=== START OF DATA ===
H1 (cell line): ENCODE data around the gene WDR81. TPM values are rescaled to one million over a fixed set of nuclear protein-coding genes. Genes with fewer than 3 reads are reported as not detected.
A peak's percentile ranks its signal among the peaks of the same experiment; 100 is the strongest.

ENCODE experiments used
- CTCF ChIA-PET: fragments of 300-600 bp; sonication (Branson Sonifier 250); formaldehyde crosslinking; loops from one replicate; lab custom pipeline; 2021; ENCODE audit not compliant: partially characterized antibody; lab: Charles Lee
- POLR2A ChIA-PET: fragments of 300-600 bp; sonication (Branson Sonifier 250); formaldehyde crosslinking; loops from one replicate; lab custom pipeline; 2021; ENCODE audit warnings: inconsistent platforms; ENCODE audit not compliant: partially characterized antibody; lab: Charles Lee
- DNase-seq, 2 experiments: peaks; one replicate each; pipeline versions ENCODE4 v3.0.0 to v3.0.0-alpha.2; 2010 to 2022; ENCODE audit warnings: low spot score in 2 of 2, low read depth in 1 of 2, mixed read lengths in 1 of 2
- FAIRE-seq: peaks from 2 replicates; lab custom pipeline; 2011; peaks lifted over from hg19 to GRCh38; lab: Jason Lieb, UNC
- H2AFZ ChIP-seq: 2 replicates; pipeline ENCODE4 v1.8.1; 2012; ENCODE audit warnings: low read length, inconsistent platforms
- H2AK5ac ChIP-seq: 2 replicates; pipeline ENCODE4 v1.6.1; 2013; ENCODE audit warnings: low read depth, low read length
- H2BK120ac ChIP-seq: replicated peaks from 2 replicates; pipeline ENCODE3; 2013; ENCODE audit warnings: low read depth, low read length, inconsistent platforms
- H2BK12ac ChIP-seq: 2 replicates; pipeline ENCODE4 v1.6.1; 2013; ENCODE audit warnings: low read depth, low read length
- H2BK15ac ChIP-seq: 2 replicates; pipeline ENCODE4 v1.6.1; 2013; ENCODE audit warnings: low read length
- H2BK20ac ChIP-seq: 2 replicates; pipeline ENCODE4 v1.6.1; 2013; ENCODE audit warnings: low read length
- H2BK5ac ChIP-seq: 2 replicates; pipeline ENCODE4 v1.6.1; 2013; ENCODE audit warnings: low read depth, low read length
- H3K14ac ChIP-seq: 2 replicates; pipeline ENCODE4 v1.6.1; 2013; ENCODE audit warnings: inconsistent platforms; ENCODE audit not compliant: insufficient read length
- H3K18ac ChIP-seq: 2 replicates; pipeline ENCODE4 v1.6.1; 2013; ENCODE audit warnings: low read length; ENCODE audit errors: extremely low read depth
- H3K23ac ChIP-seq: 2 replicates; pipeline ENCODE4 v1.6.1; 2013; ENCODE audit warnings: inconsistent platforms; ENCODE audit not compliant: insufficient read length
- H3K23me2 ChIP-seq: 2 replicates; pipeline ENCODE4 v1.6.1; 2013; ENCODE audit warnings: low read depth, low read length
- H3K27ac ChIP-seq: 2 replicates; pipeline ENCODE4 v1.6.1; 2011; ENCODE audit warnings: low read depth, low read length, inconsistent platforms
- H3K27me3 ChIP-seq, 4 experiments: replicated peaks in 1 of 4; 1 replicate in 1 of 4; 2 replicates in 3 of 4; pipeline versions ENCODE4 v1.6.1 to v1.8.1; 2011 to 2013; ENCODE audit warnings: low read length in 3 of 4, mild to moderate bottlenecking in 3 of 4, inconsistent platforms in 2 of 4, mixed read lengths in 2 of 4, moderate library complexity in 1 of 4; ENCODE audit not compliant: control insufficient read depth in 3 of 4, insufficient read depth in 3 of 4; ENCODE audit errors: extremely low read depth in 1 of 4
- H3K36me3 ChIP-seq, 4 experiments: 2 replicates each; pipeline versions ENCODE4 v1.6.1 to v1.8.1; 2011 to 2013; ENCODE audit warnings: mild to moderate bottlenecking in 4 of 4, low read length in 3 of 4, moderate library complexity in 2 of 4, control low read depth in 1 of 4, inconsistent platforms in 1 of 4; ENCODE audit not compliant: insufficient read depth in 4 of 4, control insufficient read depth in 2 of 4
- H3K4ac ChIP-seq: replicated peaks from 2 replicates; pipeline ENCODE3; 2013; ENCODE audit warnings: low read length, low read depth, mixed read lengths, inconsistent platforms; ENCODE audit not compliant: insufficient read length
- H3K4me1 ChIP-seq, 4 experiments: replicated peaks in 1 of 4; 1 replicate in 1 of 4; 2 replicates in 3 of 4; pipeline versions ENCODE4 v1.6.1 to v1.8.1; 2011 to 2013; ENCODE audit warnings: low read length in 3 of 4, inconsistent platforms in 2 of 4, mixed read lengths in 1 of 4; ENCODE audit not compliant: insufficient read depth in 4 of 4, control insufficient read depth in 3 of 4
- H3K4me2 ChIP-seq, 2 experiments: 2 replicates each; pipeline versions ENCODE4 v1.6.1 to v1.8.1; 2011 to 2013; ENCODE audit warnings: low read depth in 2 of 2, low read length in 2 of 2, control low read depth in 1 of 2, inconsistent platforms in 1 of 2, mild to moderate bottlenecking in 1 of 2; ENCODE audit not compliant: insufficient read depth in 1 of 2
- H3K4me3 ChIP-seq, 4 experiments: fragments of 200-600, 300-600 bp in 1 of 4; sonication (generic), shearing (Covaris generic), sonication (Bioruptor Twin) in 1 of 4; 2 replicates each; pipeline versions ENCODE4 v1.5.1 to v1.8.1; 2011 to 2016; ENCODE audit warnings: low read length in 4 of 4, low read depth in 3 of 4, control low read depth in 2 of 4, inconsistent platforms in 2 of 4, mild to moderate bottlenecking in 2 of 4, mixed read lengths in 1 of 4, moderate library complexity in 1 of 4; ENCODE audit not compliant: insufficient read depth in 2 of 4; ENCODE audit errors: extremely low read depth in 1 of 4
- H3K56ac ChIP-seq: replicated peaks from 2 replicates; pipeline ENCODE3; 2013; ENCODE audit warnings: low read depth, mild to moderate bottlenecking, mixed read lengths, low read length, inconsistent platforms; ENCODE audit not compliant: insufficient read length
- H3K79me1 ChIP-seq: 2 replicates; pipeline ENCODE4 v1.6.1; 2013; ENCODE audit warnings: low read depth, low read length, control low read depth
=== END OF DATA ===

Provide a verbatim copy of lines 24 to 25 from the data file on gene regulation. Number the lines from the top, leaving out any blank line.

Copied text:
- H3K4me2 ChIP-seq, 2 experiments: 2 replicates each; pipeline versions ENCODE4 v1.6.1 to v1.8.1; 2011 to 2013; ENCODE audit warnings: low read depth in 2 of 2, low read length in 2 of 2, control low read depth in 1 of 2, inconsistent platforms in 1 of 2, mild to moderate bottlenecking in 1 of 2; ENCODE audit not compliant: insufficient read depth in 1 of 2
- H3K4me3 ChIP-seq, 4 experiments: fragments of 200-600, 300-600 bp in 1 of 4; sonication (generic), shearing (Covaris generic), sonication (Bioruptor Twin) in 1 of 4; 2 replicates each; pipeline versions ENCODE4 v1.5.1 to v1.8.1; 2011 to 2016; ENCODE audit warnings: low read length in 4 of 4, low read depth in 3 of 4, control low read depth in 2 of 4, inconsistent platforms in 2 of 4, mild to moderate bottlenecking in 2 of 4, mixed read lengths in 1 of 4, moderate library complexity in 1 of 4; ENCODE audit not compliant: insufficient read depth in 2 of 4; ENCODE audit errors: extremely low read depth in 1 of 4